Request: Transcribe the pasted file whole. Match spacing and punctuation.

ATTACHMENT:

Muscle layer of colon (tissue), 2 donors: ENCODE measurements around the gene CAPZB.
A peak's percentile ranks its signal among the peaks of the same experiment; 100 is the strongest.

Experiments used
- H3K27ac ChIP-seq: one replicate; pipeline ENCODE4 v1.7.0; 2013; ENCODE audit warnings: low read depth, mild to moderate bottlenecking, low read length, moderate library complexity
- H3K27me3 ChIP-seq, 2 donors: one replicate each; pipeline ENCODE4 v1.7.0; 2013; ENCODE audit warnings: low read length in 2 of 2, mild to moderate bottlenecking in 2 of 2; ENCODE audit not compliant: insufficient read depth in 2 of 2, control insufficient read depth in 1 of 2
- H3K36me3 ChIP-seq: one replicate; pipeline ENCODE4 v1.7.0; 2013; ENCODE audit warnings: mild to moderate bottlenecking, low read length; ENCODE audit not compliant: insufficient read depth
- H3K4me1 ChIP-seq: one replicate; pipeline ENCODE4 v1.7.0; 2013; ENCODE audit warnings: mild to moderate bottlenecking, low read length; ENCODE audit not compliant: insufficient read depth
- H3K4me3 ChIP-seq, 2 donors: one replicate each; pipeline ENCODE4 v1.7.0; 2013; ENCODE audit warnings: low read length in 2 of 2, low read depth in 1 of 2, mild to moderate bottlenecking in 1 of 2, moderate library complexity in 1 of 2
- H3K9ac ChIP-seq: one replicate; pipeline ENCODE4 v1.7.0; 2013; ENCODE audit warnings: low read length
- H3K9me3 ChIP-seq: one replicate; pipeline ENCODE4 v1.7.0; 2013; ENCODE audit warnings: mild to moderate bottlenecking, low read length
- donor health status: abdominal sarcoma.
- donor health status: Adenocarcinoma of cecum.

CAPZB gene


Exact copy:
Muscle layer of colon (tissue), 2 donors: ENCODE measurements around the gene CAPZB.
A peak's percentile ranks its signal among the peaks of the same experiment; 100 is the strongest.

Experiments used
- H3K27ac ChIP-seq: one replicate; pipeline ENCODE4 v1.7.0; 2013; ENCODE audit warnings: low read depth, mild to moderate bottlenecking, low read length, moderate library complexity
- H3K27me3 ChIP-seq, 2 donors: one replicate each; pipeline ENCODE4 v1.7.0; 2013; ENCODE audit warnings: low read length in 2 of 2, mild to moderate bottlenecking in 2 of 2; ENCODE audit not compliant: insufficient read depth in 2 of 2, control insufficient read depth in 1 of 2
- H3K36me3 ChIP-seq: one replicate; pipeline ENCODE4 v1.7.0; 2013; ENCODE audit warnings: mild to moderate bottlenecking, low read length; ENCODE audit not compliant: insufficient read depth
- H3K4me1 ChIP-seq: one replicate; pipeline ENCODE4 v1.7.0; 2013; ENCODE audit warnings: mild to moderate bottlenecking, low read length; ENCODE audit not compliant: insufficient read depth
- H3K4me3 ChIP-seq, 2 donors: one replicate each; pipeline ENCODE4 v1.7.0; 2013; ENCODE audit warnings: low read length in 2 of 2, low read depth in 1 of 2, mild to moderate bottlenecking in 1 of 2, moderate library complexity in 1 of 2
- H3K9ac ChIP-seq: one replicate; pipeline ENCODE4 v1.7.0; 2013; ENCODE audit warnings: low read length
- H3K9me3 ChIP-seq: one replicate; pipeline ENCODE4 v1.7.0; 2013; ENCODE audit warnings: mild to moderate bottlenecking, low read length
- donor health status: abdominal sarcoma.
- donor health status: Adenocarcinoma of cecum.

CAPZB gene